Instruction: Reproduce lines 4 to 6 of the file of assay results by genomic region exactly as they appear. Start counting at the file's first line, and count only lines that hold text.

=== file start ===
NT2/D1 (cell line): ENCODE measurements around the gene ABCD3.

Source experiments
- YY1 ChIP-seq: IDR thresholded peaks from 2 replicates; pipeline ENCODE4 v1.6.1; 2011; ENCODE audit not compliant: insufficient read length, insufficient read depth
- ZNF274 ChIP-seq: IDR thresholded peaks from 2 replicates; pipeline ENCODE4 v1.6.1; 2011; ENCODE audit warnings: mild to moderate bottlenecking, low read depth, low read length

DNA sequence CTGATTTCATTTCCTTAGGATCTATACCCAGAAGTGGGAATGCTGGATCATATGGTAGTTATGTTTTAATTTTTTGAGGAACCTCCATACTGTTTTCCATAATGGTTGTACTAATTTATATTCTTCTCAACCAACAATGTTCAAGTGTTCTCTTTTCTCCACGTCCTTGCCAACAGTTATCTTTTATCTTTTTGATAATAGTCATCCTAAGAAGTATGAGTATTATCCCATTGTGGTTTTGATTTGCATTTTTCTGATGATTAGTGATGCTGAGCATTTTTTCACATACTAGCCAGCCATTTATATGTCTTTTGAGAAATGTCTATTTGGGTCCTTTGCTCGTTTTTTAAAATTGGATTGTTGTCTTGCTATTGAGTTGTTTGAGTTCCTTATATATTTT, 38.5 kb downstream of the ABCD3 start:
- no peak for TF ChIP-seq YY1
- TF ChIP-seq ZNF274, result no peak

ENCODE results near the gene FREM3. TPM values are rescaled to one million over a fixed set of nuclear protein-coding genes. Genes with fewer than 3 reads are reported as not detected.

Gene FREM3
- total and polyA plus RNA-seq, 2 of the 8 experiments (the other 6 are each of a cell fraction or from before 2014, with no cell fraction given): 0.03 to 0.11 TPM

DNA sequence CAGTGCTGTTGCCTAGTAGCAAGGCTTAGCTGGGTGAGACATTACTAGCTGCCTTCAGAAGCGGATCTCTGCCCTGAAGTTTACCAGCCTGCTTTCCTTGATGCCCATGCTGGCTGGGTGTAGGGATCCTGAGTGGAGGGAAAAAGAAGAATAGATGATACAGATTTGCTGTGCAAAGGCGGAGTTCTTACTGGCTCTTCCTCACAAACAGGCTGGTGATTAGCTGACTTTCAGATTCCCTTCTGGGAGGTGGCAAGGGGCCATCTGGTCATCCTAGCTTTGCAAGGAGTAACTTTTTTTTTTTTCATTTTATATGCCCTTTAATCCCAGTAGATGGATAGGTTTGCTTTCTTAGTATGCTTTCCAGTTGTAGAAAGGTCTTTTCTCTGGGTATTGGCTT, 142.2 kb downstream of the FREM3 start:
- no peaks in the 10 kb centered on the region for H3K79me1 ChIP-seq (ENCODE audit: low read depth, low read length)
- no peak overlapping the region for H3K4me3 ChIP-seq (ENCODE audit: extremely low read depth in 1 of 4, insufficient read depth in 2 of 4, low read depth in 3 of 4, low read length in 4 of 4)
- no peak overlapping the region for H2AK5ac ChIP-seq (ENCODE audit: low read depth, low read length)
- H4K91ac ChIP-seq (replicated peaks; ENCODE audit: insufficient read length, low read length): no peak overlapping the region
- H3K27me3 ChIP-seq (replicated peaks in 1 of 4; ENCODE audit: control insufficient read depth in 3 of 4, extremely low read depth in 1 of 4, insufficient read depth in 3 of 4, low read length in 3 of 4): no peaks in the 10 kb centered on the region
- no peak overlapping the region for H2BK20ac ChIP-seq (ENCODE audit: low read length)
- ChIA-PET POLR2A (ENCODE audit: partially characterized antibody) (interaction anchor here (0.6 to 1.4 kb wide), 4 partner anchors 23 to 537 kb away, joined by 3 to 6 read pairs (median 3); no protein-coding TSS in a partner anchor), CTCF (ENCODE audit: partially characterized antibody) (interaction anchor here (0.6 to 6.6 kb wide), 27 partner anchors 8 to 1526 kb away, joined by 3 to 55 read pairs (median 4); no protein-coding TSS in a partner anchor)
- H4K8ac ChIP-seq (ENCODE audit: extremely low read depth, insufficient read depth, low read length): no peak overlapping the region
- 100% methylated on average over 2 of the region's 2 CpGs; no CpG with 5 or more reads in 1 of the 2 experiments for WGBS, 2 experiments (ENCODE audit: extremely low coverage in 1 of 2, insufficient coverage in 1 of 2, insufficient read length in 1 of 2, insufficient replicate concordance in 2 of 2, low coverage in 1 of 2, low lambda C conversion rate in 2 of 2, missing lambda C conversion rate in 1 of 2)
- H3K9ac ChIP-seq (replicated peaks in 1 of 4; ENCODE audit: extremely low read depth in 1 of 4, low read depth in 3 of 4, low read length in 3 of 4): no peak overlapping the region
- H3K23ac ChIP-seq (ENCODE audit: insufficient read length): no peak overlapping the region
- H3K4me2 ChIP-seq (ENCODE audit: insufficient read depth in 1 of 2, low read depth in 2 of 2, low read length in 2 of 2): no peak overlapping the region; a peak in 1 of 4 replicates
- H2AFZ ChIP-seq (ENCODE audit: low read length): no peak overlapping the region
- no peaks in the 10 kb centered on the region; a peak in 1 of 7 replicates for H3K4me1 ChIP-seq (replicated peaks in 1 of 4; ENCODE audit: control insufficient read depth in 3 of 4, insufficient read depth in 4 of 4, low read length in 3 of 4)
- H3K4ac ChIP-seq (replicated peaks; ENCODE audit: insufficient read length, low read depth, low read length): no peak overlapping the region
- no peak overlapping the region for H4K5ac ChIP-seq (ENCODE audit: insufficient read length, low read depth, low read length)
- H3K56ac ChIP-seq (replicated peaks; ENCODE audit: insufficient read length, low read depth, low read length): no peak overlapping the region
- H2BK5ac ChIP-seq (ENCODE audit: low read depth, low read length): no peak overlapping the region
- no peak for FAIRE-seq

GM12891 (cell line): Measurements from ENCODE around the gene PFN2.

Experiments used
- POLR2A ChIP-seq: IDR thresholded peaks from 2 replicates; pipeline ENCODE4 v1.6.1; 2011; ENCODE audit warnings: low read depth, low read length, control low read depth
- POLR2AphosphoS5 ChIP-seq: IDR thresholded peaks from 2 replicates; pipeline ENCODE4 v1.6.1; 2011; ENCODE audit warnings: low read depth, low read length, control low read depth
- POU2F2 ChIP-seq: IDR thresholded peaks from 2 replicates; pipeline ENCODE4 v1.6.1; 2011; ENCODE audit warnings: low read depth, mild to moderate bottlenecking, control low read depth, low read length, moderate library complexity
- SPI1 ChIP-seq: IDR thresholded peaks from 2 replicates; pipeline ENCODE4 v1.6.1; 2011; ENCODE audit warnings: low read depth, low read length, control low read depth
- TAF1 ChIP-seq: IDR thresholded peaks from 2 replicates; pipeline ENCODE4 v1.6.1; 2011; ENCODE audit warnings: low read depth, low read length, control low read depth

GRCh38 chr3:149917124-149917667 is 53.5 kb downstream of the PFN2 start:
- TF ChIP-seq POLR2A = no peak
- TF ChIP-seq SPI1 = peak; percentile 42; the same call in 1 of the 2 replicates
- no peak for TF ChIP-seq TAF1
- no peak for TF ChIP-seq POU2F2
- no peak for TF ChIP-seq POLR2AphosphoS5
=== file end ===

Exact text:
- ZNF274 ChIP-seq: IDR thresholded peaks from 2 replicates; pipeline ENCODE4 v1.6.1; 2011; ENCODE audit warnings: mild to moderate bottlenecking, low read depth, low read length

DNA sequence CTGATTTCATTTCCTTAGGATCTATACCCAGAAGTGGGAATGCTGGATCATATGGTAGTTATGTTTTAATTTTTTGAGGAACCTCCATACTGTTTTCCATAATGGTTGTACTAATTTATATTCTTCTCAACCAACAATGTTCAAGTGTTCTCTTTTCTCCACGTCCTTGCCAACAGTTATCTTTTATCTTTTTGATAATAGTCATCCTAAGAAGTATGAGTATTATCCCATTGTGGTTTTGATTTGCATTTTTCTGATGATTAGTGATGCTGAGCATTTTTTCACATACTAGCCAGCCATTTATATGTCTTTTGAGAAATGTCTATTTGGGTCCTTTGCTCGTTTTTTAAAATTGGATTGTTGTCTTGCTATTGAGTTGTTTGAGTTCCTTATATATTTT, 38.5 kb downstream of the ABCD3 start:
- no peak for TF ChIP-seq YY1